He even named Dualibi as the Arab scholar who was sent to Pakistan by Saudi Arabia to impose the laws that Pakistan was averse to enforcing. The fact is that the 1980 Zakat & Ushr Ordinance, imposed by General Zia on Sunnis and Shias, was framed by Dualibi in Arabic. Javid Iqbal clearly said that moderate and liberal elements were silent because they feared harm at the hands of extremist forces. He equally despaired of politicians.

He said that only the ibadat (prayer rituals) were unchangeable in Islam; muamilat (affairs) had to change in tune with the times. One reason Islamisation did not improve the Pakistani character was the state’s retrogression towards laws that were no longer compatible with modern times. He referred to an effort made by late MNA MP Bhandara who, as a minority representative, wanted the August 11, 1947 speech of Jinnah incorporated into the Constitution.

The August 11 speech is clearly a secular manifesto issuing out of the mouth of the Father of the Nation. The secularists lean on it; the others think Jinnah still meant a state based on Sharia. One historian even went as far as to say that Jinnah had become ‘infirm of mind’ when he spoke on August 11.

Saleena Karim in her book Secular Jinnah & Pakistan: What the Nation doesn’t Know (Paramount 2010) has probably tackled the case most thoroughly in defence of those who reject the secular label. She has dug up an interview that Jinnah gave to a Reuters’ journalist on May 21, 1947, which was used by chief justice Muhammad Munir in his book From Jinnah to Zia (1979) to infer that Jinnah had wanted a secular state.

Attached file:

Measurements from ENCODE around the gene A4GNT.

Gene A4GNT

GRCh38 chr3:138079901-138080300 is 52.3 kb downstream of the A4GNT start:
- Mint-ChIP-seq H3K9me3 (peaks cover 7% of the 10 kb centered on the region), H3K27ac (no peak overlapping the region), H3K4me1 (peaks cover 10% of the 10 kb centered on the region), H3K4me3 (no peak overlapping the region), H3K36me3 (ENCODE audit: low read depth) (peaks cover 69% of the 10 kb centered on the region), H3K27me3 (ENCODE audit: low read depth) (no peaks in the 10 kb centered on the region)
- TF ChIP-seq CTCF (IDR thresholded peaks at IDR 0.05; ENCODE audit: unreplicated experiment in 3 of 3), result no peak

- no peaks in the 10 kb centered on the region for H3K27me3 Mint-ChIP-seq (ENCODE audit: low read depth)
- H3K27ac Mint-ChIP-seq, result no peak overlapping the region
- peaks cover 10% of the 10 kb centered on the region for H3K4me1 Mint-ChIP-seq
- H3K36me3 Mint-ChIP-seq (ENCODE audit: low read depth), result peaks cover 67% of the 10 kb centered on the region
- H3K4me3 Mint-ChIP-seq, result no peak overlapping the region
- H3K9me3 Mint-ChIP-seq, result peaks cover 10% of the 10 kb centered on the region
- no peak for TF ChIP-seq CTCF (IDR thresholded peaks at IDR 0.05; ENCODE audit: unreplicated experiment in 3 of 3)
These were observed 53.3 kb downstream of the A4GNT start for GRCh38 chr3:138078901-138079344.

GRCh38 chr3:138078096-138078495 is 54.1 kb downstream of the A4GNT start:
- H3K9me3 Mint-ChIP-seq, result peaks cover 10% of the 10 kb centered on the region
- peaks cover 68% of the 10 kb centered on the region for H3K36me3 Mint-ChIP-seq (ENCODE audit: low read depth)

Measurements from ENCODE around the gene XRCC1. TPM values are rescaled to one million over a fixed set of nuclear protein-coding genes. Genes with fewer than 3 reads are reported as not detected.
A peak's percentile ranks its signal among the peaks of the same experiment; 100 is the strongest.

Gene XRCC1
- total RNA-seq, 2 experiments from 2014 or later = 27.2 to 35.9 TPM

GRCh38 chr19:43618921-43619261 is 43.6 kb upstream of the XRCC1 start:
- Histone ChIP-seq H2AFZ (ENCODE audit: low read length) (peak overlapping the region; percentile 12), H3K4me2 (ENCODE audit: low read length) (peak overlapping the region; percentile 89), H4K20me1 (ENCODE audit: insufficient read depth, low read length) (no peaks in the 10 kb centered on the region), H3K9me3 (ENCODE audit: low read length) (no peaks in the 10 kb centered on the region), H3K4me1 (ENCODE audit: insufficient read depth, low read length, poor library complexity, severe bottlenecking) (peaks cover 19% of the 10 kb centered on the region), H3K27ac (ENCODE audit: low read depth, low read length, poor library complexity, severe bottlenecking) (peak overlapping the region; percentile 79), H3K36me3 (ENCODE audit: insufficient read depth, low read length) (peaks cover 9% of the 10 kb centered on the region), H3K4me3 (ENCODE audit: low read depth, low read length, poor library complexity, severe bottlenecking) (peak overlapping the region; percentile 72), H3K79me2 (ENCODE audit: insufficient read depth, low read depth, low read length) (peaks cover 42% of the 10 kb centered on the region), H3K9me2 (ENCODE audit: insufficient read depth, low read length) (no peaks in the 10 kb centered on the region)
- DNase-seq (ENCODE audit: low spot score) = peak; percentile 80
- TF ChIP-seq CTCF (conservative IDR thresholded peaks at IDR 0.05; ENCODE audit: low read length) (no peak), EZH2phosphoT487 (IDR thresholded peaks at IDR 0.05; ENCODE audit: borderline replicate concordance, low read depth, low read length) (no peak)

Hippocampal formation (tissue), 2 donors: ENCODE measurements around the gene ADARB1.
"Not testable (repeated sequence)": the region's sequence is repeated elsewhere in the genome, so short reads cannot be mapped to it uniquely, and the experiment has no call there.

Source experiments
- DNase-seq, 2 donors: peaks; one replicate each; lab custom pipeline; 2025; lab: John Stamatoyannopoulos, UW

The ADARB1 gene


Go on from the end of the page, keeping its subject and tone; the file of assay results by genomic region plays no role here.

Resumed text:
She has dug up what Jinnah had really said: ‘But the Government of Pakistan can only be a popular representative and democratic form of government. Its parliament, and cabinet responsible to the parliament, will both be finally responsible to the electorate and the people in general without any distinction of caste, creed or sect, which will be the final deciding factor with regard to the policy and programme of the government that may be adopted from time to time’ (p.31).

She writes: “Instead of calling the proposed Pakistan a ‘modem democratic state’”, Jinnah says only that it will have a “democratic form” of government. He was actually averse to imitating “modern” (read: contemporary) democracy as a political system, considering it a failure’. She thinks it contains a presumed reference to a non-secular state. One could also conclude from this that people may democratically decide to have a non-secular Islamic state with a Sharia.

It is up to the reader to decide whether the argument for a non-secular state is convincing or not, on the basis of what Jinnah is supposed to have said.

Published in The Express Tribune, March 20th, 2011.